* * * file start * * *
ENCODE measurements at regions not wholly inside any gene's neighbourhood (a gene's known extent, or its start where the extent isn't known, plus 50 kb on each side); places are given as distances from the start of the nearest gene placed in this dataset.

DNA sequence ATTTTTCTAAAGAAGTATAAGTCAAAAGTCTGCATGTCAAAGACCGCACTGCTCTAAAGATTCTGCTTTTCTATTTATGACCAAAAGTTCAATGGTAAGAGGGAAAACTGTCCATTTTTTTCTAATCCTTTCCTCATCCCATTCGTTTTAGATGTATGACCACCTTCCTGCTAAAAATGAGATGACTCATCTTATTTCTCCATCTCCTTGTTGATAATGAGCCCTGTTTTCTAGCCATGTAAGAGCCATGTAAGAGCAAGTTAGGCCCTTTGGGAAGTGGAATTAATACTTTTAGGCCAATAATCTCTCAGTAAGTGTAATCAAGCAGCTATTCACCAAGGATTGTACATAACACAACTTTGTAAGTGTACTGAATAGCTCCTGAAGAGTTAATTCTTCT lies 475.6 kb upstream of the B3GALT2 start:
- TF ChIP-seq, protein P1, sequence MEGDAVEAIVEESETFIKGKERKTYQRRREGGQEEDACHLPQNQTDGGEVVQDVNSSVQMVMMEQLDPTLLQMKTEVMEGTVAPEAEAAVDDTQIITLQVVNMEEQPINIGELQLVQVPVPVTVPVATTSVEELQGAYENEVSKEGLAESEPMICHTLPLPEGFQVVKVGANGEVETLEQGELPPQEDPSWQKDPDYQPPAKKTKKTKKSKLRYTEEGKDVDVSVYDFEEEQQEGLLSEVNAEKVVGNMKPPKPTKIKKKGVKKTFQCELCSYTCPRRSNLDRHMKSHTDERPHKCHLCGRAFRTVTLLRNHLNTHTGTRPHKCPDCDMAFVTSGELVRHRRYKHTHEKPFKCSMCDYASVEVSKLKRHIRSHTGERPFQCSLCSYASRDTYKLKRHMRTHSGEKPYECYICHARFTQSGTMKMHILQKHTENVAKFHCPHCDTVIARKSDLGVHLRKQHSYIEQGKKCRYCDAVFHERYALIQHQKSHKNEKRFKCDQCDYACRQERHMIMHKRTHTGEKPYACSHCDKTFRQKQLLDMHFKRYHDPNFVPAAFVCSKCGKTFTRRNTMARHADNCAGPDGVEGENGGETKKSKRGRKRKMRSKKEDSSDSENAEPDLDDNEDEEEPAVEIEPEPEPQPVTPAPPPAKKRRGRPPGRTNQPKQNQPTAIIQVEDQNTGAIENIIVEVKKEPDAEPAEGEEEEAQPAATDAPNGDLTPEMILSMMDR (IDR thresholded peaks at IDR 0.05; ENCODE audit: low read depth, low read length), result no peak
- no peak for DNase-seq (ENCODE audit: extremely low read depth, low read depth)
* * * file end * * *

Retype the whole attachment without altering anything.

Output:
ENCODE measurements at regions not wholly inside any gene's neighbourhood (a gene's known extent, or its start where the extent isn't known, plus 50 kb on each side); places are given as distances from the start of the nearest gene placed in this dataset.

DNA sequence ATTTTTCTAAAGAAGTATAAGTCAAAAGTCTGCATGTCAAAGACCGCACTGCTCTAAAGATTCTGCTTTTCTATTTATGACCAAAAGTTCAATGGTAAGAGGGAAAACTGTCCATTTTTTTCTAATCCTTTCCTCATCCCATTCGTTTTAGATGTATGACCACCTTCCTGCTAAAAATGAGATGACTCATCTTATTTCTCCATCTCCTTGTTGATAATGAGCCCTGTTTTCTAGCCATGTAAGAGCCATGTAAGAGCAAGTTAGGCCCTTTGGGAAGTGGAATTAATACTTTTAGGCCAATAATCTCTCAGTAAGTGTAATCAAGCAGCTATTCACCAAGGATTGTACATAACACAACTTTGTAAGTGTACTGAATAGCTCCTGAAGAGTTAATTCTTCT lies 475.6 kb upstream of the B3GALT2 start:
- TF ChIP-seq, protein P1, sequence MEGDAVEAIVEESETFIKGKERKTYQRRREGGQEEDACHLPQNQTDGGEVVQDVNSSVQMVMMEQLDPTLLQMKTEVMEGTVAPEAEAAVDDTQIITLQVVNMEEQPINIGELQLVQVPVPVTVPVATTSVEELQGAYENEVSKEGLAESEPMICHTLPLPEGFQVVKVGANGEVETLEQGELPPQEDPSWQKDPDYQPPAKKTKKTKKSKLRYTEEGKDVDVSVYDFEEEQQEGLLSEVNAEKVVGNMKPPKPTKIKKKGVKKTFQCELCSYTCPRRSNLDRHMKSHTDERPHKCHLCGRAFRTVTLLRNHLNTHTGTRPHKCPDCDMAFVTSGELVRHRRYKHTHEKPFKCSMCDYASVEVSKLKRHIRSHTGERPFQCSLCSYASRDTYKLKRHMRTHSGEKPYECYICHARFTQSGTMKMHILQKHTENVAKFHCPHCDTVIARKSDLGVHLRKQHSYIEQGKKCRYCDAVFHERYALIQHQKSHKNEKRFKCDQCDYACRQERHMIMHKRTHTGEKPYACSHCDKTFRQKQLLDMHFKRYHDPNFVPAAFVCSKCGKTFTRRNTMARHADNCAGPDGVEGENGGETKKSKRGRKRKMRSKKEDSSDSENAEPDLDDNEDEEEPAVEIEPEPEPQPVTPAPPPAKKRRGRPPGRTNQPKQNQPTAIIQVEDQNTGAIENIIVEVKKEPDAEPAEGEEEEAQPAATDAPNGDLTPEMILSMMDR (IDR thresholded peaks at IDR 0.05; ENCODE audit: low read depth, low read length), result no peak
- no peak for DNase-seq (ENCODE audit: extremely low read depth, low read depth)